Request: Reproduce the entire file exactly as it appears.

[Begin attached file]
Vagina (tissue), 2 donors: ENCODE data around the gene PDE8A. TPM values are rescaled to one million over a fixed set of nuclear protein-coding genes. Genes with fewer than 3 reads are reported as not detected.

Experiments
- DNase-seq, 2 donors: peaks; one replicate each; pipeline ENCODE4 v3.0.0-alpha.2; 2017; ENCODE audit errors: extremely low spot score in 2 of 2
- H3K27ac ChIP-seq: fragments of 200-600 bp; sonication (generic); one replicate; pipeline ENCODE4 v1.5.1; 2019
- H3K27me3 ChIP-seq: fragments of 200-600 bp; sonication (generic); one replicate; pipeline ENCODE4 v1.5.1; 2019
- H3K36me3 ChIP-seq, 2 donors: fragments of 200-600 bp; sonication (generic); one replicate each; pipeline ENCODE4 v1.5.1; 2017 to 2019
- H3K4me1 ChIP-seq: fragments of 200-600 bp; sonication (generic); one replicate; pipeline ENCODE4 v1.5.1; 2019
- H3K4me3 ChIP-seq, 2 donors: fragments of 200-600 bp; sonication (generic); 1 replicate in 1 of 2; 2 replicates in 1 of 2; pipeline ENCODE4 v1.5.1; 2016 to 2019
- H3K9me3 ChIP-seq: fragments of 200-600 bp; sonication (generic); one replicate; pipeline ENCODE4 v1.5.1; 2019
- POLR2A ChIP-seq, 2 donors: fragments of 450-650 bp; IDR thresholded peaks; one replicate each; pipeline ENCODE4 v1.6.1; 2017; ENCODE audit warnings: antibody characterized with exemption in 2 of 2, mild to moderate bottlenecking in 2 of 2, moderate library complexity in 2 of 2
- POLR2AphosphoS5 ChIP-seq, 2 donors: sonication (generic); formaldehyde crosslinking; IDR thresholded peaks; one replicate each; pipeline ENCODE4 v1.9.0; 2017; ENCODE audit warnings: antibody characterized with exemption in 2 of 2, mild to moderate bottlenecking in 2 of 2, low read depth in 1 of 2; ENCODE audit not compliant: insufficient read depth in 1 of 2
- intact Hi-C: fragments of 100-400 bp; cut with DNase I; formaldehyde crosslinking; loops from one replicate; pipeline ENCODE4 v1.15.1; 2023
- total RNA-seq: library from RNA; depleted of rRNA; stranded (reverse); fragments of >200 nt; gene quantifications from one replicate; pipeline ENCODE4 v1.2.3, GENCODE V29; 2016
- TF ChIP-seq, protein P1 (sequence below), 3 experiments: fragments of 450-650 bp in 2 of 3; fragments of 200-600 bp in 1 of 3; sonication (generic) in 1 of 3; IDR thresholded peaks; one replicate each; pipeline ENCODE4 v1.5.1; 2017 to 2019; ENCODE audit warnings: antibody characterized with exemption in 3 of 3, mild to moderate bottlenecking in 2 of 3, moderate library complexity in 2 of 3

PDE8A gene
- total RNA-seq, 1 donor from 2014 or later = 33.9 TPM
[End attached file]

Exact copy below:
Vagina (tissue), 2 donors: ENCODE data around the gene PDE8A. TPM values are rescaled to one million over a fixed set of nuclear protein-coding genes. Genes with fewer than 3 reads are reported as not detected.

Experiments
- DNase-seq, 2 donors: peaks; one replicate each; pipeline ENCODE4 v3.0.0-alpha.2; 2017; ENCODE audit errors: extremely low spot score in 2 of 2
- H3K27ac ChIP-seq: fragments of 200-600 bp; sonication (generic); one replicate; pipeline ENCODE4 v1.5.1; 2019
- H3K27me3 ChIP-seq: fragments of 200-600 bp; sonication (generic); one replicate; pipeline ENCODE4 v1.5.1; 2019
- H3K36me3 ChIP-seq, 2 donors: fragments of 200-600 bp; sonication (generic); one replicate each; pipeline ENCODE4 v1.5.1; 2017 to 2019
- H3K4me1 ChIP-seq: fragments of 200-600 bp; sonication (generic); one replicate; pipeline ENCODE4 v1.5.1; 2019
- H3K4me3 ChIP-seq, 2 donors: fragments of 200-600 bp; sonication (generic); 1 replicate in 1 of 2; 2 replicates in 1 of 2; pipeline ENCODE4 v1.5.1; 2016 to 2019
- H3K9me3 ChIP-seq: fragments of 200-600 bp; sonication (generic); one replicate; pipeline ENCODE4 v1.5.1; 2019
- POLR2A ChIP-seq, 2 donors: fragments of 450-650 bp; IDR thresholded peaks; one replicate each; pipeline ENCODE4 v1.6.1; 2017; ENCODE audit warnings: antibody characterized with exemption in 2 of 2, mild to moderate bottlenecking in 2 of 2, moderate library complexity in 2 of 2
- POLR2AphosphoS5 ChIP-seq, 2 donors: sonication (generic); formaldehyde crosslinking; IDR thresholded peaks; one replicate each; pipeline ENCODE4 v1.9.0; 2017; ENCODE audit warnings: antibody characterized with exemption in 2 of 2, mild to moderate bottlenecking in 2 of 2, low read depth in 1 of 2; ENCODE audit not compliant: insufficient read depth in 1 of 2
- intact Hi-C: fragments of 100-400 bp; cut with DNase I; formaldehyde crosslinking; loops from one replicate; pipeline ENCODE4 v1.15.1; 2023
- total RNA-seq: library from RNA; depleted of rRNA; stranded (reverse); fragments of >200 nt; gene quantifications from one replicate; pipeline ENCODE4 v1.2.3, GENCODE V29; 2016
- TF ChIP-seq, protein P1 (sequence below), 3 experiments: fragments of 450-650 bp in 2 of 3; fragments of 200-600 bp in 1 of 3; sonication (generic) in 1 of 3; IDR thresholded peaks; one replicate each; pipeline ENCODE4 v1.5.1; 2017 to 2019; ENCODE audit warnings: antibody characterized with exemption in 3 of 3, mild to moderate bottlenecking in 2 of 3, moderate library complexity in 2 of 3

PDE8A gene
- total RNA-seq, 1 donor from 2014 or later = 33.9 TPM